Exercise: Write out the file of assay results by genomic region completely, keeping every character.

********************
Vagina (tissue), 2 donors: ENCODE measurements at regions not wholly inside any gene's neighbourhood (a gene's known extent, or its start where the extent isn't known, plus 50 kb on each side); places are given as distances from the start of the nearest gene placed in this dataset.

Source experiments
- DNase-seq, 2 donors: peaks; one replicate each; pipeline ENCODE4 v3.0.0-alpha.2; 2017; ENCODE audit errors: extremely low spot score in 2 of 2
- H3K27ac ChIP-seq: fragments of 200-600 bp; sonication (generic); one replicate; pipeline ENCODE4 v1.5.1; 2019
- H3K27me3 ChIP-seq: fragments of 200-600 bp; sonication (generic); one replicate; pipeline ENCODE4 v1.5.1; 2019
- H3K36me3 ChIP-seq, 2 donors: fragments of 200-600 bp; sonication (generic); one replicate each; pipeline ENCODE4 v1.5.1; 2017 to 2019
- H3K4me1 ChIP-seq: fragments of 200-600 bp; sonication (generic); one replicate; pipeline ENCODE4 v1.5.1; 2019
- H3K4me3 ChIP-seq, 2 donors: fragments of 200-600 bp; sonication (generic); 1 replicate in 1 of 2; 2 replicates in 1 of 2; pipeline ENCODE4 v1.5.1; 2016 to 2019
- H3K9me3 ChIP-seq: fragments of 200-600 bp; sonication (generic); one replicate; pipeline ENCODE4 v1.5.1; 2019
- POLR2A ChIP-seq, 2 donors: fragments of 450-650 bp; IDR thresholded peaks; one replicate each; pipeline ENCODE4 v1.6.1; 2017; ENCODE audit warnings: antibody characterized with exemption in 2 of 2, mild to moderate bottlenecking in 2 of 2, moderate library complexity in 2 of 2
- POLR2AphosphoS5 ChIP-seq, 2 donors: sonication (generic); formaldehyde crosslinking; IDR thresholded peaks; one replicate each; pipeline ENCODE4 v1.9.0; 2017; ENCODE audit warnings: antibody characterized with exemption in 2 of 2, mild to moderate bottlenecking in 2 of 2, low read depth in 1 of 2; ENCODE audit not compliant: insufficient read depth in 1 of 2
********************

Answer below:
Vagina (tissue), 2 donors: ENCODE measurements at regions not wholly inside any gene's neighbourhood (a gene's known extent, or its start where the extent isn't known, plus 50 kb on each side); places are given as distances from the start of the nearest gene placed in this dataset.

Source experiments
- DNase-seq, 2 donors: peaks; one replicate each; pipeline ENCODE4 v3.0.0-alpha.2; 2017; ENCODE audit errors: extremely low spot score in 2 of 2
- H3K27ac ChIP-seq: fragments of 200-600 bp; sonication (generic); one replicate; pipeline ENCODE4 v1.5.1; 2019
- H3K27me3 ChIP-seq: fragments of 200-600 bp; sonication (generic); one replicate; pipeline ENCODE4 v1.5.1; 2019
- H3K36me3 ChIP-seq, 2 donors: fragments of 200-600 bp; sonication (generic); one replicate each; pipeline ENCODE4 v1.5.1; 2017 to 2019
- H3K4me1 ChIP-seq: fragments of 200-600 bp; sonication (generic); one replicate; pipeline ENCODE4 v1.5.1; 2019
- H3K4me3 ChIP-seq, 2 donors: fragments of 200-600 bp; sonication (generic); 1 replicate in 1 of 2; 2 replicates in 1 of 2; pipeline ENCODE4 v1.5.1; 2016 to 2019
- H3K9me3 ChIP-seq: fragments of 200-600 bp; sonication (generic); one replicate; pipeline ENCODE4 v1.5.1; 2019
- POLR2A ChIP-seq, 2 donors: fragments of 450-650 bp; IDR thresholded peaks; one replicate each; pipeline ENCODE4 v1.6.1; 2017; ENCODE audit warnings: antibody characterized with exemption in 2 of 2, mild to moderate bottlenecking in 2 of 2, moderate library complexity in 2 of 2
- POLR2AphosphoS5 ChIP-seq, 2 donors: sonication (generic); formaldehyde crosslinking; IDR thresholded peaks; one replicate each; pipeline ENCODE4 v1.9.0; 2017; ENCODE audit warnings: antibody characterized with exemption in 2 of 2, mild to moderate bottlenecking in 2 of 2, low read depth in 1 of 2; ENCODE audit not compliant: insufficient read depth in 1 of 2